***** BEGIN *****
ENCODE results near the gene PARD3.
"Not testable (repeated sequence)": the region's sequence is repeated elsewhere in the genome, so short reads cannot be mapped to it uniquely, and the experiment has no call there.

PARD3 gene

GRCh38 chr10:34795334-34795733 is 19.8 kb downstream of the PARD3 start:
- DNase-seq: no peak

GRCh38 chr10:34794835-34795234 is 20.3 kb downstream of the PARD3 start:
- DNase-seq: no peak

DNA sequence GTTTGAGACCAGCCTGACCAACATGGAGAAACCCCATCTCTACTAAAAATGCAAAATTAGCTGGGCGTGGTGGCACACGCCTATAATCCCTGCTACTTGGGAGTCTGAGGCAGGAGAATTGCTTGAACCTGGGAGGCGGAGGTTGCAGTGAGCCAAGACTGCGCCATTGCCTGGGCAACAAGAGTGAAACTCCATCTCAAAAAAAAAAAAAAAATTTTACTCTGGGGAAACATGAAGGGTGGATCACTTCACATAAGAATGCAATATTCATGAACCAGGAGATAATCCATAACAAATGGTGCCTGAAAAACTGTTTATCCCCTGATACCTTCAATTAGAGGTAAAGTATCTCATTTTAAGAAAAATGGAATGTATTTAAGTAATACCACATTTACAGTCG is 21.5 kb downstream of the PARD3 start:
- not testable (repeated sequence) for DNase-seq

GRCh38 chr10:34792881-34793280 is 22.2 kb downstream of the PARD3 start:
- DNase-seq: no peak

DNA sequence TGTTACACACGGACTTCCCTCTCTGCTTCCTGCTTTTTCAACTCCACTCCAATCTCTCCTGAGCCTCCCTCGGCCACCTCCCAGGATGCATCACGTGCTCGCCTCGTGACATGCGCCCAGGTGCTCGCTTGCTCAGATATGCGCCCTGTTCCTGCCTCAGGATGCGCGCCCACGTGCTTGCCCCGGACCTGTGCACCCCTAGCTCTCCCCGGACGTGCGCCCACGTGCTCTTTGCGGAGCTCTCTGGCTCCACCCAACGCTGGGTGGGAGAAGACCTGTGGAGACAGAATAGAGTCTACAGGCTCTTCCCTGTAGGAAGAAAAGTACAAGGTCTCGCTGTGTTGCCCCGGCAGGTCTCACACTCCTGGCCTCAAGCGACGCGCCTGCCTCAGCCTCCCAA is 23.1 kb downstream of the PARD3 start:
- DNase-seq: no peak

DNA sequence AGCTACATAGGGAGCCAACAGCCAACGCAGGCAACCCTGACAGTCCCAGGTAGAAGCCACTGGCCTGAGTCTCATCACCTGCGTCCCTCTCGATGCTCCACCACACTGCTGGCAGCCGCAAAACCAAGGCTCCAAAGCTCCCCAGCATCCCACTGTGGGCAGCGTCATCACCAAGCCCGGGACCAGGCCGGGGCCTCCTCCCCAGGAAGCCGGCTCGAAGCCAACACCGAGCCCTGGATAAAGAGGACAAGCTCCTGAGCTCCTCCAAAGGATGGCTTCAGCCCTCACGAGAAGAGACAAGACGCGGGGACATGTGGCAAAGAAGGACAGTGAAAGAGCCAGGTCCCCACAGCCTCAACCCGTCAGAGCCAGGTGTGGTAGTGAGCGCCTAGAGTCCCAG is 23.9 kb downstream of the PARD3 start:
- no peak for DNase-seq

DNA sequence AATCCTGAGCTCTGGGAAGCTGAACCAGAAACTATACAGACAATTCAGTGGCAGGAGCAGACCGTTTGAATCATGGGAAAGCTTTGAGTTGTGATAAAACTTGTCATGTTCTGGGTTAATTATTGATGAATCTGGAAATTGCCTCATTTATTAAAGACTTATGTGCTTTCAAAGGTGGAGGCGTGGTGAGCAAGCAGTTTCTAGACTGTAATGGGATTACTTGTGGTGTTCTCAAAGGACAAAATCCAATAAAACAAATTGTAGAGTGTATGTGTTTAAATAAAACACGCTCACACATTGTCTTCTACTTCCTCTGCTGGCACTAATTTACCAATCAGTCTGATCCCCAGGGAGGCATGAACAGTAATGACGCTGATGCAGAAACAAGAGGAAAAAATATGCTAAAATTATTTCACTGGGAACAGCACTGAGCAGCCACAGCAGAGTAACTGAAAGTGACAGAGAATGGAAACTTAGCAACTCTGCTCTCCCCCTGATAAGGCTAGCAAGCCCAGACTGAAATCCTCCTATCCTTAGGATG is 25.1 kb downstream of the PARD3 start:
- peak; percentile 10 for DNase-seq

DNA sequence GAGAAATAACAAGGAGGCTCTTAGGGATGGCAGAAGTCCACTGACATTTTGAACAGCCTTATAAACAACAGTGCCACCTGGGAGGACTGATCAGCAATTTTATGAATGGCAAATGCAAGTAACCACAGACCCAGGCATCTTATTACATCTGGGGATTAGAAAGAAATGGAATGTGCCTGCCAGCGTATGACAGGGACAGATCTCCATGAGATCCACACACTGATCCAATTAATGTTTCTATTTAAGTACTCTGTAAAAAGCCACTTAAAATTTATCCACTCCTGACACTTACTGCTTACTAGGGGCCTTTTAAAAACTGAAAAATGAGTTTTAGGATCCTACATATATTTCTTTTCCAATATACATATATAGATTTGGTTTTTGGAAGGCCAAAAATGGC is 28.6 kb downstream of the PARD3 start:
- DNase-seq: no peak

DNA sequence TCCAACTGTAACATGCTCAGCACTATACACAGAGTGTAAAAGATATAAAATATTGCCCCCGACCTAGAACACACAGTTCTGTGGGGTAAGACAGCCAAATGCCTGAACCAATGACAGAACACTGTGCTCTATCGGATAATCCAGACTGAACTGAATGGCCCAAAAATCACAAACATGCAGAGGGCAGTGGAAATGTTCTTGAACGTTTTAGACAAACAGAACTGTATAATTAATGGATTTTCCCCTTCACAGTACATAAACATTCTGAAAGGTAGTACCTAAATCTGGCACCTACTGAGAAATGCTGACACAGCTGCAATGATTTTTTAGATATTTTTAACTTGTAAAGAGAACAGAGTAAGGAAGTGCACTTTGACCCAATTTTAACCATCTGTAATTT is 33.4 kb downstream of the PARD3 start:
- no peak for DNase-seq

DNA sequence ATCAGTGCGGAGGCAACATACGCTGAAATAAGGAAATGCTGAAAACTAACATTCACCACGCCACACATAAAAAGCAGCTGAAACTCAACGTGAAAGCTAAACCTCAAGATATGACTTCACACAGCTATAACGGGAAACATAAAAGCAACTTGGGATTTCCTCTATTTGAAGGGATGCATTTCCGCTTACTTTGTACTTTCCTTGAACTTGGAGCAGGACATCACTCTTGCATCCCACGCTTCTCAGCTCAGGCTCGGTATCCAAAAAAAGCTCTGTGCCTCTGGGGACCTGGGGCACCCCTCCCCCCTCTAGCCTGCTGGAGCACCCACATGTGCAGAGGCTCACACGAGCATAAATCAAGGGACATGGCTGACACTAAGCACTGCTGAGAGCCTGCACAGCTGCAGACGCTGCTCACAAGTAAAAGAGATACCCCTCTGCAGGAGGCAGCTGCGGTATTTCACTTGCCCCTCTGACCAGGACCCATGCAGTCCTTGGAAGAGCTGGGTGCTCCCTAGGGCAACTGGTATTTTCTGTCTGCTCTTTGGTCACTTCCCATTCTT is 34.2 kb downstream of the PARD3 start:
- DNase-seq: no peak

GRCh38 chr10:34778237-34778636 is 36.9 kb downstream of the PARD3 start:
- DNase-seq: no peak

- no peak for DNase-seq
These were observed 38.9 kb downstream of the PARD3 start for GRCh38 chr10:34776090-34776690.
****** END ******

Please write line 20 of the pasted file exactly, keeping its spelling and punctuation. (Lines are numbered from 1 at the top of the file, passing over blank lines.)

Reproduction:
DNA sequence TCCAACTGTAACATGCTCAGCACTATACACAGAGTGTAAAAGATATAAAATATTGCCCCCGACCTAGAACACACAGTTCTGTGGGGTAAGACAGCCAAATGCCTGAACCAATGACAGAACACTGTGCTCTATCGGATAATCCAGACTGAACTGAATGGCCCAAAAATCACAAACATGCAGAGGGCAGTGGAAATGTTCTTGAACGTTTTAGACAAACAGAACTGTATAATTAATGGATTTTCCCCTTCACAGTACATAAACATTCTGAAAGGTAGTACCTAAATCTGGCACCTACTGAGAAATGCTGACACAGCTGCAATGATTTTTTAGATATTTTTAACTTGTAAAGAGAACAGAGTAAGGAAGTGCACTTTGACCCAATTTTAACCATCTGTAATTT is 33.4 kb downstream of the PARD3 start: